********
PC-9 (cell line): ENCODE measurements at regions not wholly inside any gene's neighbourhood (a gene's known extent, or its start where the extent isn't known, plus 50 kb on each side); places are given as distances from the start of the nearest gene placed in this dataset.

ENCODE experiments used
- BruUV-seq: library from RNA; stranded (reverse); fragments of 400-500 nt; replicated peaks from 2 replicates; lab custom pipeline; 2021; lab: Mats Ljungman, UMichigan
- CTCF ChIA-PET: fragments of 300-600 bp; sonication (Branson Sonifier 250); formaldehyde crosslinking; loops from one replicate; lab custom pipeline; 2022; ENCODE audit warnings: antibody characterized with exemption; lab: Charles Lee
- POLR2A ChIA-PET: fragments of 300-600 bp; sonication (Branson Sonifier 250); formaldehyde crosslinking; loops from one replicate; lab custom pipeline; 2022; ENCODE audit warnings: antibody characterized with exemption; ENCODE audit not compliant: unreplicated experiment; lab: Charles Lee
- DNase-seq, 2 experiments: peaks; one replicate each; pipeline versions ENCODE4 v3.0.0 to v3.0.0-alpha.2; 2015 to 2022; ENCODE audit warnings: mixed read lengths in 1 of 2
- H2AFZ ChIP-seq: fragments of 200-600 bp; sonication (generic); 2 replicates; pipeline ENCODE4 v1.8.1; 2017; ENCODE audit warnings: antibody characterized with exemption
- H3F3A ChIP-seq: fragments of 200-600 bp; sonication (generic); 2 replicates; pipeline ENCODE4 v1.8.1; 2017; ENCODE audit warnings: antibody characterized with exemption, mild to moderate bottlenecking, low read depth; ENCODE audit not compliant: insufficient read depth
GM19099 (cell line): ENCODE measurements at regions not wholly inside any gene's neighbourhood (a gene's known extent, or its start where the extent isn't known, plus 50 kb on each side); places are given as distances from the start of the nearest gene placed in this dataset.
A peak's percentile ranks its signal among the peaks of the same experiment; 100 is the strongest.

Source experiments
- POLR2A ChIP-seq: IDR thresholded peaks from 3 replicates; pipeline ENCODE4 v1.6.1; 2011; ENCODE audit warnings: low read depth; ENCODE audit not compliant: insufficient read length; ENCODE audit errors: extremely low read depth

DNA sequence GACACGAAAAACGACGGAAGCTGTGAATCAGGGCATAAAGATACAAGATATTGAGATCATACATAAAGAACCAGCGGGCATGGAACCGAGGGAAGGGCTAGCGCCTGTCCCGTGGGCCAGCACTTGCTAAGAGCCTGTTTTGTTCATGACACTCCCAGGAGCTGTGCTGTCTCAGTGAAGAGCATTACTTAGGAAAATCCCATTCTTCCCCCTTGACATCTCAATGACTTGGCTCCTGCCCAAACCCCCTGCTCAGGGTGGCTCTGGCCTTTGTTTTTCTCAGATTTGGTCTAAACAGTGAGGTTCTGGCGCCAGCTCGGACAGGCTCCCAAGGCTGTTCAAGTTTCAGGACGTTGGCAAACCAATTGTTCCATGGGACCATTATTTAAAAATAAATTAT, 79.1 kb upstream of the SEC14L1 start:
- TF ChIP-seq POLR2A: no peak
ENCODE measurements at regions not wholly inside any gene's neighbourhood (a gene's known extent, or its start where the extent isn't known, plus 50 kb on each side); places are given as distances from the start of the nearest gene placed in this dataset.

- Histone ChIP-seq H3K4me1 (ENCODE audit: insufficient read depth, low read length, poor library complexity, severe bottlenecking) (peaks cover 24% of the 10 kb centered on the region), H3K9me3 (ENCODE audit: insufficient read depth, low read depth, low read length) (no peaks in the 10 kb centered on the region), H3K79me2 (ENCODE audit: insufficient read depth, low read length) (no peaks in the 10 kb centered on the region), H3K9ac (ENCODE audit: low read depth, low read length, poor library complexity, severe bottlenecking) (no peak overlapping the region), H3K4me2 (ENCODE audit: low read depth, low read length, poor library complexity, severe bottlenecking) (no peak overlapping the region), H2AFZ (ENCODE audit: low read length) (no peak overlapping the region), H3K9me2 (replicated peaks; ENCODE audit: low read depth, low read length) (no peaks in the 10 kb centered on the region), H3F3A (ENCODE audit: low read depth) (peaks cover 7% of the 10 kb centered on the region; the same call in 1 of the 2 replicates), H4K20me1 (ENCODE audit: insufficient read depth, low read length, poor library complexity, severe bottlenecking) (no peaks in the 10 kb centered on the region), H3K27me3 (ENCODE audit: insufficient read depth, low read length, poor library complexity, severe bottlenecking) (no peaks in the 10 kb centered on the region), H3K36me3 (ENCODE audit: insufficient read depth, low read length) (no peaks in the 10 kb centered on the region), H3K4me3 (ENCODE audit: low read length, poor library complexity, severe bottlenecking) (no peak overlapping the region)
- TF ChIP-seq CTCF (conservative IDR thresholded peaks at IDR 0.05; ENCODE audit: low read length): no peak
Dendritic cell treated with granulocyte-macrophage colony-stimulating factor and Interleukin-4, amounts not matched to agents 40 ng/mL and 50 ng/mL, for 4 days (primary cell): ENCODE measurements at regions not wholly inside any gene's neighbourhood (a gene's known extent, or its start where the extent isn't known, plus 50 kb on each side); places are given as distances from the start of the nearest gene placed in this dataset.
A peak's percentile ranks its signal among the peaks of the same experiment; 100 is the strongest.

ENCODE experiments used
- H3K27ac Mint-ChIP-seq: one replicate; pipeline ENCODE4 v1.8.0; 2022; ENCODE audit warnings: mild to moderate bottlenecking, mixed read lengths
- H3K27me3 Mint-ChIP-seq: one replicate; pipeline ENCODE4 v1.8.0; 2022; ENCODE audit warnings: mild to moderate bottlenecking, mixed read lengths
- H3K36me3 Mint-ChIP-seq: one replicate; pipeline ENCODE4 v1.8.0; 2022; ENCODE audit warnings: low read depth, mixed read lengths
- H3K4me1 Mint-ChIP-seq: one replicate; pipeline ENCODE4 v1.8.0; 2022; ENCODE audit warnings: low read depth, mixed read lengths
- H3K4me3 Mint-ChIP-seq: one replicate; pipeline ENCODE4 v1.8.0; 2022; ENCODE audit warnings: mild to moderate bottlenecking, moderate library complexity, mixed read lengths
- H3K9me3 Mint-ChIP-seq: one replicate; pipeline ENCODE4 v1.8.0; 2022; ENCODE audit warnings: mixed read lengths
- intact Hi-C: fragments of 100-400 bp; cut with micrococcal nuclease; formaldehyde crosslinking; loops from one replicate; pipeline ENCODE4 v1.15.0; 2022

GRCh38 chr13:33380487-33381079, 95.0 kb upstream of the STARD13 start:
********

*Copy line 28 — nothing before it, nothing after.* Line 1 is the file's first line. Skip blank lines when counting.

GRCh38 chr13:33380487-33381079, 95.0 kb upstream of the STARD13 start: